Post continued from Meet the Parents (Again)
Saturday 14th July. Bastille Day! My first Bastille Day in France!
The day had been planned several weeks ago. There was a Franco-Ecossaise party a few hours from Mr and Mrs FP's house and we, as a foursome, would be there. There would be kilts!!! There would be Scottish dancing!!! There would be whisky!! And it was all advertised on a beautiful tartan poster with every sentence punctuated with several exclamation marks!!!
At 8am we were up and getting ready for our trip. By 8:30 am we had decided not to go. It was 30 degree heat and no one was prepared to sit in congested traffic on the auto route for three hours each way.
The air of awkwardness had cleared from the night before when I descended the stairs to greet Mr and Mrs FP. As they kissed me good morning, I smiled in relief. Thank God! So they didn’t hate me for the way I’d been so sullen.
And then it happened. The point where I knew I was a walking disaster. The moment I knew my weekend was going to be full of terrible mistakes and faux pas.
It was after breakfast. I was outside, reading Mrs FP’s glossy magazine, FP was breaking wood and twigs for the barbecue (how sexy is that sentence?! My man is just sooo manly!)
Mrs FP came out and asked me to open the shutters and windows upstairs. I duly went upstairs, into the warm, stuffy bedroom and began to open windows. The shutters were new, white, clean and modern. Expensive. They weren’t your average French shutters. No, they were high tech. They didn’t open outwards. You pulled a cord, fed the cord into a hole, and magically up slid the shutters. Grand! Just as I was having a little trouble with the second one, I wondered if I was doing it correctly. I’d seen FP doing it a hundred times; he’d made it look so quick and easy, but this was stiff and taking a while.
And then the cord snapped, the shutter clattered loudly and fell and I was left wide eyed, wondering what the bloody hell to do.
I considered walking away and denying all knowledge.
Five minutes of chewing my fingernails and planning my apology speech and FP called my name. Looking out the window to the Terrace where FP was standing, he shouted up at me ‘what’s taking you so long?’
‘I … I think I broke a shutter.’ I muttered, making sad eyes at him and twisting a strand of hair round my finger. Look innocent. Please don’t be angry, please don’t be angry.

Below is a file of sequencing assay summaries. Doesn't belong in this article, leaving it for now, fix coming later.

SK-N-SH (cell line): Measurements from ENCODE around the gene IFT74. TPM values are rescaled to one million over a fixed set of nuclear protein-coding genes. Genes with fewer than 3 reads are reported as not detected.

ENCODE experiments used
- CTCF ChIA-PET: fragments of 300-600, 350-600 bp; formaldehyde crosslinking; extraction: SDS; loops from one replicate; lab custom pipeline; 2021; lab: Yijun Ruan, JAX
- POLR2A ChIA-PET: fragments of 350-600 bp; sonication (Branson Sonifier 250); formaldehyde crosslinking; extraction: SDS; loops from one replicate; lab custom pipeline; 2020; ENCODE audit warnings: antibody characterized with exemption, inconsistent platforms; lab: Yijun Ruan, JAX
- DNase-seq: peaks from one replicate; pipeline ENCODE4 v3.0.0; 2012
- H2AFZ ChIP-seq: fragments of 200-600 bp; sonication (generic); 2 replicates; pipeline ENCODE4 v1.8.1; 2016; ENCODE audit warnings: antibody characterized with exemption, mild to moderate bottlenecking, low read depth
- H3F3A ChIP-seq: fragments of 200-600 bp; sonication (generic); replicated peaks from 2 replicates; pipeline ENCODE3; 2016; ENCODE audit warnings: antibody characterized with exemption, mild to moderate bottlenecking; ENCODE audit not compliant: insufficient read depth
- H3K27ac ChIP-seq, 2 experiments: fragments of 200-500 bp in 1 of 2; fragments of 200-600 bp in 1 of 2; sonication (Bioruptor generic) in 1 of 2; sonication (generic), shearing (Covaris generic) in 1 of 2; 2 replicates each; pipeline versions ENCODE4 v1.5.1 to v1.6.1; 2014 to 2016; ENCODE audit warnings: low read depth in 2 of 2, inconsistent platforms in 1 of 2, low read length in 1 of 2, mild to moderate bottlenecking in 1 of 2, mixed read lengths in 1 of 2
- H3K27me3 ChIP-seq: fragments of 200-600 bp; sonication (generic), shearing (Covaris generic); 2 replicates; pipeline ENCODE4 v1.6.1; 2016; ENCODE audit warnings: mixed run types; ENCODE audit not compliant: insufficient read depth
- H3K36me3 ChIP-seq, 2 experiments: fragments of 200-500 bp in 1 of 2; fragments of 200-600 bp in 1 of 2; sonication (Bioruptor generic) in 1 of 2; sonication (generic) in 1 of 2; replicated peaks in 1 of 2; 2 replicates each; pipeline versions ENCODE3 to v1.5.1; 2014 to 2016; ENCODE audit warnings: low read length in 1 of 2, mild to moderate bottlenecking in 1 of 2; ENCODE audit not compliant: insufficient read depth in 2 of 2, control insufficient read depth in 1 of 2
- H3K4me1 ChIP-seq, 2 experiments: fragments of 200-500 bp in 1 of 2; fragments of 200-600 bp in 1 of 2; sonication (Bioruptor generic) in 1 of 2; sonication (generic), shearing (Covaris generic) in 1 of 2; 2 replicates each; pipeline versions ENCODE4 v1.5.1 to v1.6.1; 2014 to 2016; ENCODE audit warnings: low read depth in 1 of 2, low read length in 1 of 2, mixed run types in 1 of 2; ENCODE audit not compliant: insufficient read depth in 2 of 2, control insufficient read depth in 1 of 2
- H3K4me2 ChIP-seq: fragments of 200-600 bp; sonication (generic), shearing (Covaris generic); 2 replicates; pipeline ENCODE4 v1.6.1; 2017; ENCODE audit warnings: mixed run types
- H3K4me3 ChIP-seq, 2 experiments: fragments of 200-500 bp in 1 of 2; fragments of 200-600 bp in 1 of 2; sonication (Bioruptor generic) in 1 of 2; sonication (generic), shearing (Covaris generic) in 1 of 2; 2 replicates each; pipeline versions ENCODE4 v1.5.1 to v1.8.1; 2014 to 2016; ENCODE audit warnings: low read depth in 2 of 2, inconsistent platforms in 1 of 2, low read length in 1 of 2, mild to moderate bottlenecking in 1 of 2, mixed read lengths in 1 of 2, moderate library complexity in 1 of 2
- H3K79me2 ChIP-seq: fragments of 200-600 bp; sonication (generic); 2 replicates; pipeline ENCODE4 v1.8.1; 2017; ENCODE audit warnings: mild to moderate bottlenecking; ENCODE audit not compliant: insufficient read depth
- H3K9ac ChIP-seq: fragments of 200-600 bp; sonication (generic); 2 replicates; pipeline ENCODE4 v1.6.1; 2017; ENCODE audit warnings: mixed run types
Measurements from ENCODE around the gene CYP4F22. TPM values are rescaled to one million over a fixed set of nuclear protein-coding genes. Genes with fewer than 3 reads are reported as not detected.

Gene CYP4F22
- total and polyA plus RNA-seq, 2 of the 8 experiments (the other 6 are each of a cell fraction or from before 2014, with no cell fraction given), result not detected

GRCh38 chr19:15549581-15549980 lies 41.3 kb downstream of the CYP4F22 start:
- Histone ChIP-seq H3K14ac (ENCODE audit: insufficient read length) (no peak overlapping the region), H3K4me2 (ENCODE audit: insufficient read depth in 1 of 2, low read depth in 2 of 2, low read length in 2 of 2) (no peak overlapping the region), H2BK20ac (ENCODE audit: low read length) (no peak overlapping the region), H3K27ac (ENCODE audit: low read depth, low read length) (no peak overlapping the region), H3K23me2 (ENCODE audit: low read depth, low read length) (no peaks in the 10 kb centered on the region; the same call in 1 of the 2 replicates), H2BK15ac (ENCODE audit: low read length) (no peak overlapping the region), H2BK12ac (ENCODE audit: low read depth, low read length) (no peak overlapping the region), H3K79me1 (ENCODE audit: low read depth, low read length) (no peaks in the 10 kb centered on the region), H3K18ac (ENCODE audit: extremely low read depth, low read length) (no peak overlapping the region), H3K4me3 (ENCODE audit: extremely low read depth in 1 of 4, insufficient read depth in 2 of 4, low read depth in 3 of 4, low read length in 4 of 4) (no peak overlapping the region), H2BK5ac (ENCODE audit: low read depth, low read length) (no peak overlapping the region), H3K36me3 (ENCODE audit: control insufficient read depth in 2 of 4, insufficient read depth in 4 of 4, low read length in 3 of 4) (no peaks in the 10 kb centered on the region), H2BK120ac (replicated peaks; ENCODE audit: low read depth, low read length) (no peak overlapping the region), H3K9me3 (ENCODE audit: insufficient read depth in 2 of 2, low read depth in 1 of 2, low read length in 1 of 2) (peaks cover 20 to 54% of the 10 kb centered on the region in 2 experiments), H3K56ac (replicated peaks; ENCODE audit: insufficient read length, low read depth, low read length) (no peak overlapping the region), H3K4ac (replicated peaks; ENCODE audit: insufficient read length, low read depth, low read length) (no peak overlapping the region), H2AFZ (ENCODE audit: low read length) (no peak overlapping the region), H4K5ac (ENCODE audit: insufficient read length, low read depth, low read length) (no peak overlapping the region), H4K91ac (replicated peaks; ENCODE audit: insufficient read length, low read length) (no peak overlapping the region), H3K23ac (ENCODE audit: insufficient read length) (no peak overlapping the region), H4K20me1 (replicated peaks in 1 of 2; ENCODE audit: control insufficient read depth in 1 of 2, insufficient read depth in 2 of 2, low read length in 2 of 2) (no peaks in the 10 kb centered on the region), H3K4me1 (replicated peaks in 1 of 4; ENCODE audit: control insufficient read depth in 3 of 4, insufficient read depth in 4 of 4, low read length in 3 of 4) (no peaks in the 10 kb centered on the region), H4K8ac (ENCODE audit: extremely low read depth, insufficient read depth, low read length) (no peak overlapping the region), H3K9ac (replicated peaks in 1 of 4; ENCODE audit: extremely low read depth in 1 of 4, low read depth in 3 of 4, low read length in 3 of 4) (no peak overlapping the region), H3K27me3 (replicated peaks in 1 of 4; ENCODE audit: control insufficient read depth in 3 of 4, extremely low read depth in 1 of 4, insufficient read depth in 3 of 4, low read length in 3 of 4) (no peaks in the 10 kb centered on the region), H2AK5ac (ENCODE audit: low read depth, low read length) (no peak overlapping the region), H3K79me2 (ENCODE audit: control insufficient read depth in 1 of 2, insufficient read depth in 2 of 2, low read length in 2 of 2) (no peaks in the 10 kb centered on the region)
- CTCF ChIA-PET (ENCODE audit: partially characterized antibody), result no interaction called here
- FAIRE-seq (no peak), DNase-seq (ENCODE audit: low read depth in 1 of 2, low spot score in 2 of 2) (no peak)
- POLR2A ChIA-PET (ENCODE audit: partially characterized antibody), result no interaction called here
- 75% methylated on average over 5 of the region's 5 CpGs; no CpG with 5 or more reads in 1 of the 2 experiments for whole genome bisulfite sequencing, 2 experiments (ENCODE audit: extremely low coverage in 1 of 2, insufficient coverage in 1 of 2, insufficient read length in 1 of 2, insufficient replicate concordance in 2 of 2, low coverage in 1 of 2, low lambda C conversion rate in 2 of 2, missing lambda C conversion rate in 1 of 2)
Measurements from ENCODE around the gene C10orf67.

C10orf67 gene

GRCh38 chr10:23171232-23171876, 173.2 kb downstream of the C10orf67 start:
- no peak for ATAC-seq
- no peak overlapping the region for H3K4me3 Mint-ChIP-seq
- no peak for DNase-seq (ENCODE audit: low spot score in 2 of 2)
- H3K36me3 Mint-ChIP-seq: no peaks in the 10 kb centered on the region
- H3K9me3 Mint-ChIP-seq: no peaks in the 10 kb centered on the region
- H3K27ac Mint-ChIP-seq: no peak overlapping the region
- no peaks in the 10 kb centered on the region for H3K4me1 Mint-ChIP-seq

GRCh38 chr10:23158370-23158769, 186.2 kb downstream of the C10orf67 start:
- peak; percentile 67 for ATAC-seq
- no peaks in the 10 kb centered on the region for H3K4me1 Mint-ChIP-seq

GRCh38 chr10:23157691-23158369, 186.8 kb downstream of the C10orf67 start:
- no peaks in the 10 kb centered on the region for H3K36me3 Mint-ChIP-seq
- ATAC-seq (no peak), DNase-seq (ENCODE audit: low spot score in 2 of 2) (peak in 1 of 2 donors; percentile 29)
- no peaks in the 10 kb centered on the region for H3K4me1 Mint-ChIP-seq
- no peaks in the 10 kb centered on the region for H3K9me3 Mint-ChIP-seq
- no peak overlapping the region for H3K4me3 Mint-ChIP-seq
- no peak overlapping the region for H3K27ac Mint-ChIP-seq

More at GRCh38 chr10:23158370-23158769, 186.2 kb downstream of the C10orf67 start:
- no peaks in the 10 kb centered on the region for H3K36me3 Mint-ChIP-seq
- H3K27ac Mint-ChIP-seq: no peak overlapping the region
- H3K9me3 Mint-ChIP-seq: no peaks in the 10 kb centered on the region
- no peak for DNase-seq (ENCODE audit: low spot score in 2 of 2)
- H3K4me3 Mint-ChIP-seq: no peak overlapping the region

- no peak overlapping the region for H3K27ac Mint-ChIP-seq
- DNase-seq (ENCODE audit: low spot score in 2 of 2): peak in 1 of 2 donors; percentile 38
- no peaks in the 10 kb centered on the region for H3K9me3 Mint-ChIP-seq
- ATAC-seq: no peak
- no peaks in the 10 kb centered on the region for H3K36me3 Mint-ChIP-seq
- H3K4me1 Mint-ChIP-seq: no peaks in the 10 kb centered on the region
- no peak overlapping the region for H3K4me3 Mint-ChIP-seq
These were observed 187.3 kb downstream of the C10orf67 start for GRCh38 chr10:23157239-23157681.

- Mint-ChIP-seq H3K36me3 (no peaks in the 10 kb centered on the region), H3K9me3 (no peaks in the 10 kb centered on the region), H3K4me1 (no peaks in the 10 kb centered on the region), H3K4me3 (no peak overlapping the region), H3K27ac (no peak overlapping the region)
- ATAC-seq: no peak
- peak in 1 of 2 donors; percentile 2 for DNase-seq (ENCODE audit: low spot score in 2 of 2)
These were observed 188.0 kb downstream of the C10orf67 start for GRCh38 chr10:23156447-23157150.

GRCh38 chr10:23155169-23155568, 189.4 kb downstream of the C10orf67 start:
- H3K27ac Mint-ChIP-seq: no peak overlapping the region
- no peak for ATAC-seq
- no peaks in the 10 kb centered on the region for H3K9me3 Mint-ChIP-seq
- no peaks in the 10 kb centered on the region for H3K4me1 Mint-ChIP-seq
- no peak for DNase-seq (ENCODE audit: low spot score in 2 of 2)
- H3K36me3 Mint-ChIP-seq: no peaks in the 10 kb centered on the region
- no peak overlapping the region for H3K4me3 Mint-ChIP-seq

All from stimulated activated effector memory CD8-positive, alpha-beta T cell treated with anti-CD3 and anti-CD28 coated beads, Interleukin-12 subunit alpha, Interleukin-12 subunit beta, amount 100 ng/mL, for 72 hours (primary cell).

FP wasn’t angry. He claimed he was fine. But he was worried when he realised we had to explain to Mr FP. That was much worse.
We both approached Mr FP cautiously. He was fiddling with the barbecue. I lingered behind FP, holding onto the waistband of his jeans, peering over his shoulder and trying to suss out Mr FP’s mood. Things didn’t look good.
‘Merde!’ I believe was his first word that indicated he wasn’t happy. He then went on to talk about the extortionate price it would cost to repair it.
But when he found out it was me who broke it he slowly let a smile spread across his face, looked my way and said kindly, ‘ahh c’est pas grave, ma grande fille’. I offered to pay, said I was really very sorry and that I would never lay a finger on his windows again. But everything was waved away with his hand as Mr and Mrs FP found the funny side of it. It appears I'm so clumsy that I'm actually expected to break things, trip over things and spill food down myself. Grand! I can be myself so.
FP will now be blaming me for every upset in the FP household – that way, no one gets into trouble.
The rest of the day involved two huge (and delicious) meals, eight courses, seven people sunburned, five bottles of wine, one Princesse singing Scottish songs to six amused people, two hundred comments on how white Princesse's skin is, at least five hundred pétardes, fifty fireworks, one massive water fight and 736810038 references of The Window Incident.
I suppose the jokes were funny the first couple of times...